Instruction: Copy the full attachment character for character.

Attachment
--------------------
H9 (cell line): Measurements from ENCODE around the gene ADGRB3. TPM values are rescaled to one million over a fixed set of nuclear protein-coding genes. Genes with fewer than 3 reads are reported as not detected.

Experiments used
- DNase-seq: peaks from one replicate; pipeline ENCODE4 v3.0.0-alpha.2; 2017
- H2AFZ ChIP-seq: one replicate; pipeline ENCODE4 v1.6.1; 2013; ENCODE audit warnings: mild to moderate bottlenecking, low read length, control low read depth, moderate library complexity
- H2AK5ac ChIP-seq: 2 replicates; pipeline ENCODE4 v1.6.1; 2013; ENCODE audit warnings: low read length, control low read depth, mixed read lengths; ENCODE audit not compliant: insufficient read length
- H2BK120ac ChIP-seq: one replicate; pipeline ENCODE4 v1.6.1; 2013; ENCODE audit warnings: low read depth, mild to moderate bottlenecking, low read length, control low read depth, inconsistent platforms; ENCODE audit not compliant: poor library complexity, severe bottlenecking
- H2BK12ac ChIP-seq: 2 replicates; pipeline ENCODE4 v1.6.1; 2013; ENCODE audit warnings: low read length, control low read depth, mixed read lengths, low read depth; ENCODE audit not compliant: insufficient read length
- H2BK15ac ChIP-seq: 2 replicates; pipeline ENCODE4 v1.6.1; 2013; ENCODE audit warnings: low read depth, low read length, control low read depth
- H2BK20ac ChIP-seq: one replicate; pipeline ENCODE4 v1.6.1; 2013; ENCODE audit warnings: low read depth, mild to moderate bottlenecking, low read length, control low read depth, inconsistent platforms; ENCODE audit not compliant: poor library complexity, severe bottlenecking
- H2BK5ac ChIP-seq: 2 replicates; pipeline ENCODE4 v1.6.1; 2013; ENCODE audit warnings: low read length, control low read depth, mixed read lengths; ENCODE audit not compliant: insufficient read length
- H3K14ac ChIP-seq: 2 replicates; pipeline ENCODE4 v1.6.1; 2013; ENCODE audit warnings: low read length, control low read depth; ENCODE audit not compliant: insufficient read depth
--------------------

H9 (cell line): Measurements from ENCODE around the gene ADGRB3. TPM values are rescaled to one million over a fixed set of nuclear protein-coding genes. Genes with fewer than 3 reads are reported as not detected.

Experiments used
- DNase-seq: peaks from one replicate; pipeline ENCODE4 v3.0.0-alpha.2; 2017
- H2AFZ ChIP-seq: one replicate; pipeline ENCODE4 v1.6.1; 2013; ENCODE audit warnings: mild to moderate bottlenecking, low read length, control low read depth, moderate library complexity
- H2AK5ac ChIP-seq: 2 replicates; pipeline ENCODE4 v1.6.1; 2013; ENCODE audit warnings: low read length, control low read depth, mixed read lengths; ENCODE audit not compliant: insufficient read length
- H2BK120ac ChIP-seq: one replicate; pipeline ENCODE4 v1.6.1; 2013; ENCODE audit warnings: low read depth, mild to moderate bottlenecking, low read length, control low read depth, inconsistent platforms; ENCODE audit not compliant: poor library complexity, severe bottlenecking
- H2BK12ac ChIP-seq: 2 replicates; pipeline ENCODE4 v1.6.1; 2013; ENCODE audit warnings: low read length, control low read depth, mixed read lengths, low read depth; ENCODE audit not compliant: insufficient read length
- H2BK15ac ChIP-seq: 2 replicates; pipeline ENCODE4 v1.6.1; 2013; ENCODE audit warnings: low read depth, low read length, control low read depth
- H2BK20ac ChIP-seq: one replicate; pipeline ENCODE4 v1.6.1; 2013; ENCODE audit warnings: low read depth, mild to moderate bottlenecking, low read length, control low read depth, inconsistent platforms; ENCODE audit not compliant: poor library complexity, severe bottlenecking
- H2BK5ac ChIP-seq: 2 replicates; pipeline ENCODE4 v1.6.1; 2013; ENCODE audit warnings: low read length, control low read depth, mixed read lengths; ENCODE audit not compliant: insufficient read length
- H3K14ac ChIP-seq: 2 replicates; pipeline ENCODE4 v1.6.1; 2013; ENCODE audit warnings: low read length, control low read depth; ENCODE audit not compliant: insufficient read depth